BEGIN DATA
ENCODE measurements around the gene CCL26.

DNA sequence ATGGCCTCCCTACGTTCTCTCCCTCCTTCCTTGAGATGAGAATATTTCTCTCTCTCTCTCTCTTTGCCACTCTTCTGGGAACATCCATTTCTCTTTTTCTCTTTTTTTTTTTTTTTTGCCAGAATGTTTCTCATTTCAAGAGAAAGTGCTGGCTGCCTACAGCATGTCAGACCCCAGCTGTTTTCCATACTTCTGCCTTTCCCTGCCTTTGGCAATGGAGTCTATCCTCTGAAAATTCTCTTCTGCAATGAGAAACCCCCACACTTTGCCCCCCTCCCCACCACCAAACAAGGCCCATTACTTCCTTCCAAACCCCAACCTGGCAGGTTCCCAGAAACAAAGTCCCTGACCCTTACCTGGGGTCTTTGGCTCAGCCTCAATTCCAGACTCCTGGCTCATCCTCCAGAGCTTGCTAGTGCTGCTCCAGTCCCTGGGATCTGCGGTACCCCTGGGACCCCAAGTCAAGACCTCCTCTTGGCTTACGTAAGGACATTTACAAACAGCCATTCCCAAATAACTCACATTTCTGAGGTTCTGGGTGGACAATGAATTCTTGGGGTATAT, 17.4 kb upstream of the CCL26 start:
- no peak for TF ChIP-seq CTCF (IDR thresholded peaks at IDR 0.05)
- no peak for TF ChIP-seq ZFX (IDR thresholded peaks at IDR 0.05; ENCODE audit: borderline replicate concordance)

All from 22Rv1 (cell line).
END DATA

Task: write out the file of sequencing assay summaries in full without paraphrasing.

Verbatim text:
ENCODE measurements around the gene CCL26.

DNA sequence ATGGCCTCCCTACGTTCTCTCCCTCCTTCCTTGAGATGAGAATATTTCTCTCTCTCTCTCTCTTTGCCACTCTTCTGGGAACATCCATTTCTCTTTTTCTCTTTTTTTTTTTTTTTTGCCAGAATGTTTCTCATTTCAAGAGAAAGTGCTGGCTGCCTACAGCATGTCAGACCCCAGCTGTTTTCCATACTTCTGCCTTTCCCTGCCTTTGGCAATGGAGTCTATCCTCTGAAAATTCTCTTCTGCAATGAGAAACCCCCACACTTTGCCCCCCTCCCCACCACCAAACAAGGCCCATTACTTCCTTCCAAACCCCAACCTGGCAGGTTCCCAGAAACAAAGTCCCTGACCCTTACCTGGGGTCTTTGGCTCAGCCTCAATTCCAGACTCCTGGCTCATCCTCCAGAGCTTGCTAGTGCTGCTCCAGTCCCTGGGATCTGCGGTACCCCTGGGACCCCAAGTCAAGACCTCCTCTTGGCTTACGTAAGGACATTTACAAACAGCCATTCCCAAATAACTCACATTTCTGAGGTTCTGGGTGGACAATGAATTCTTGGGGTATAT, 17.4 kb upstream of the CCL26 start:
- no peak for TF ChIP-seq CTCF (IDR thresholded peaks at IDR 0.05)
- no peak for TF ChIP-seq ZFX (IDR thresholded peaks at IDR 0.05; ENCODE audit: borderline replicate concordance)

All from 22Rv1 (cell line).